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Premier Smith issues statement on rehabilitating orphan wells


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Rehabilitating problematic oil and gas sites: Statement from Premier Smith

Premier Danielle Smith issued the following statement in response to inaccurate claims about the government’s ongoing efforts to rehabilitate Alberta’s oldest and most problematic oil and gas development sites, many of which have flare pits, sumps and other environmental hazards that must be cleaned up promptly:

“Of the approximately 83,000 inactive wells in Alberta, approximately 20,000 were drilled before 1980 and have been inactive for more than 20 years. The number and potential environmental problems posed by these older well sites worsen with time. For example, the number of orphaned wells surged from approximately 705 in 2015 to 5,279 in March 2019, a staggering increase of approximately 648 per cent during that time frame. This failure has led to an environmental hazard for which they provide no realistic solutions to address.

“In response to that failure, the government has introduced regulations mandating oil and gas companies spend a prescribed minimum amount on well site closure and reclamation work. The minimum amount to be spent by industry on this ongoing cleanup work has grown to about $740 million this year and will increase by nine per cent annually in the coming years. This action will fix the orphan well backlog that previous governments failed to address and continue to ignore today.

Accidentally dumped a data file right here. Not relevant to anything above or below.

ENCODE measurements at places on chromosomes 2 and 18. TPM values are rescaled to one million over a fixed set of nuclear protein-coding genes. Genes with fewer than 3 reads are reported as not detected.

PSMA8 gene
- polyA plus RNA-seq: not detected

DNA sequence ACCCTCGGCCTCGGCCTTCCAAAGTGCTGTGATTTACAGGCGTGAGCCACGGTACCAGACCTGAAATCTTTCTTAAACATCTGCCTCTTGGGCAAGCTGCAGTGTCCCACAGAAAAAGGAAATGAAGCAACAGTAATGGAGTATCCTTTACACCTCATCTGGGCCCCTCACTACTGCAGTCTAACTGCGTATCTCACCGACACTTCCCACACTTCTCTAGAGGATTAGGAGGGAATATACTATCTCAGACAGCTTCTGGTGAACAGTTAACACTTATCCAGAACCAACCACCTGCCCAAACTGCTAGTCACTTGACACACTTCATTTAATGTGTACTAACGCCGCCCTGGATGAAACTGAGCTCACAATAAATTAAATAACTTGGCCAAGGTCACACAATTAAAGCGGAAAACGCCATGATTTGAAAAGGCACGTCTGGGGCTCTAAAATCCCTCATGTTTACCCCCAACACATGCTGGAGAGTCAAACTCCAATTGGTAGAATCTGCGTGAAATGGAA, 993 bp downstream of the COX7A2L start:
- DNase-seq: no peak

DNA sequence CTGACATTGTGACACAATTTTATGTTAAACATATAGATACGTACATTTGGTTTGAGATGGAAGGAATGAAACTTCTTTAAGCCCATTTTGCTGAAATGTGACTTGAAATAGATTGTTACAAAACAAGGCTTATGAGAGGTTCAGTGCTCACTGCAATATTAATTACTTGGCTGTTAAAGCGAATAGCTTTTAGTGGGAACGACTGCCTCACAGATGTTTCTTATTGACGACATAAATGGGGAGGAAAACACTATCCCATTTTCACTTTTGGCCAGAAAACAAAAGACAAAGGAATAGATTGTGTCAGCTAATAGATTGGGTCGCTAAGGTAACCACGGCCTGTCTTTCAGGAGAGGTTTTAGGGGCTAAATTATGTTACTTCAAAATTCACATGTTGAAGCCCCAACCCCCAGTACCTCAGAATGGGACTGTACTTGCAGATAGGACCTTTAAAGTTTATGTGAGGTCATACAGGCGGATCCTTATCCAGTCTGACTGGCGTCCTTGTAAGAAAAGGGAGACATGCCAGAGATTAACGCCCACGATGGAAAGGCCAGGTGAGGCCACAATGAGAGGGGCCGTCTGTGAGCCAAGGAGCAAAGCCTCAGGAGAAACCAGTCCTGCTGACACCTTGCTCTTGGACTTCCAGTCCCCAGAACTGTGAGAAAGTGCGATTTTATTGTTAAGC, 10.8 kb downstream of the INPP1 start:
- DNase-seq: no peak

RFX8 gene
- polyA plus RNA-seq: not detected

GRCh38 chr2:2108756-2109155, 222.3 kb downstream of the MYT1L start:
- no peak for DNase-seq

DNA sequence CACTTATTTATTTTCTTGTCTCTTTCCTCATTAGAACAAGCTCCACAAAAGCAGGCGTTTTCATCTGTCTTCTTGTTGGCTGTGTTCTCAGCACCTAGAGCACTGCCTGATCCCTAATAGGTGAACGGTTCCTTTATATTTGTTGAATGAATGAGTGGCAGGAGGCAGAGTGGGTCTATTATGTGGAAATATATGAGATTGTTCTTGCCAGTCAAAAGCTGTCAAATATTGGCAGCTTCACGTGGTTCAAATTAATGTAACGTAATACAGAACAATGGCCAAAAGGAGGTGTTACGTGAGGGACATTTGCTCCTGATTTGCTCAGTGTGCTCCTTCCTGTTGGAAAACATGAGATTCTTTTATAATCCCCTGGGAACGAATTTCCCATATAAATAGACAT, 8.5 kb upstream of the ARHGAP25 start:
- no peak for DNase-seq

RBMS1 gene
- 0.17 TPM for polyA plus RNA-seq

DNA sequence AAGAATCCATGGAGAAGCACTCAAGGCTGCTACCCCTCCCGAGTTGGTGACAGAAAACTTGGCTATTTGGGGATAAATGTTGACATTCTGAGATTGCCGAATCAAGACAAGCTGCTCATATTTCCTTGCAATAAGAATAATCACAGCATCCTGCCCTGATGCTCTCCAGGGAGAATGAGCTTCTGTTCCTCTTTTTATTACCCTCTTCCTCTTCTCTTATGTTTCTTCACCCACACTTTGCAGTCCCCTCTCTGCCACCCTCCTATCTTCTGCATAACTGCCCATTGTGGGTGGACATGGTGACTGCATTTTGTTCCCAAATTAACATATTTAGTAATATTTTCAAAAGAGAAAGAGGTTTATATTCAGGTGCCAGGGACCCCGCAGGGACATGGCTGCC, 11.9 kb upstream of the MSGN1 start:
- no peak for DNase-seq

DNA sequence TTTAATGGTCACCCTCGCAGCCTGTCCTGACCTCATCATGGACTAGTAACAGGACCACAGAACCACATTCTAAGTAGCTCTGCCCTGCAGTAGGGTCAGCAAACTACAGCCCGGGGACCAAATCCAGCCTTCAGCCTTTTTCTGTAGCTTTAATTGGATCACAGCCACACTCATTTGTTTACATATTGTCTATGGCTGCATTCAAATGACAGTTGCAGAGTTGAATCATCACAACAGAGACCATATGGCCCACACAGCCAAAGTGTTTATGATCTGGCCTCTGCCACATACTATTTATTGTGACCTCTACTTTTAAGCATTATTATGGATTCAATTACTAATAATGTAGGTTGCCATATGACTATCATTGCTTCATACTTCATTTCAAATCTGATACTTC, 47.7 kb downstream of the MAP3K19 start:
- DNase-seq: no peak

“In addition, Minister of Energy Peter Guthrie is consulting with landowners, Indigenous groups and industry to design a rehabilitation pilot program to expeditiously clean up these pre-1980 inactive well sites. This consultation process will take several months to complete, after which the cabinet and government caucus will consider the feedback provided and make a final decision on whether and how to proceed with the program.

“The pilot program under consideration would potentially provide a royalty credit on new oil and gas development for energy companies willing to also invest in cleaning up these problematic well sites. The amount spent on cleaning up these sites would have to be over and above the amount these same companies are legally required to spend on regular well site rehabilitation.

“While final decisions have not been made, the total amount of royalty credits proposed to be used for the pilot program is likely to be up to $100 million over three years – after which time, the government would assess the effectiveness of the program and consult again before deciding how best to proceed. It is hoped the pilot program will greatly accelerate the cleanup of the most unpredictable and challenging oil and gas sites in Alberta.

“Bluntly put, these problematic well sites must be promptly and properly cleaned up. The government is designing a pilot for a program that is good for the environment, respects landowners’ rights and the rights of Indigenous groups, and incentivizes industry to simultaneously invest more in both the cleanup of these well sites and new resource development.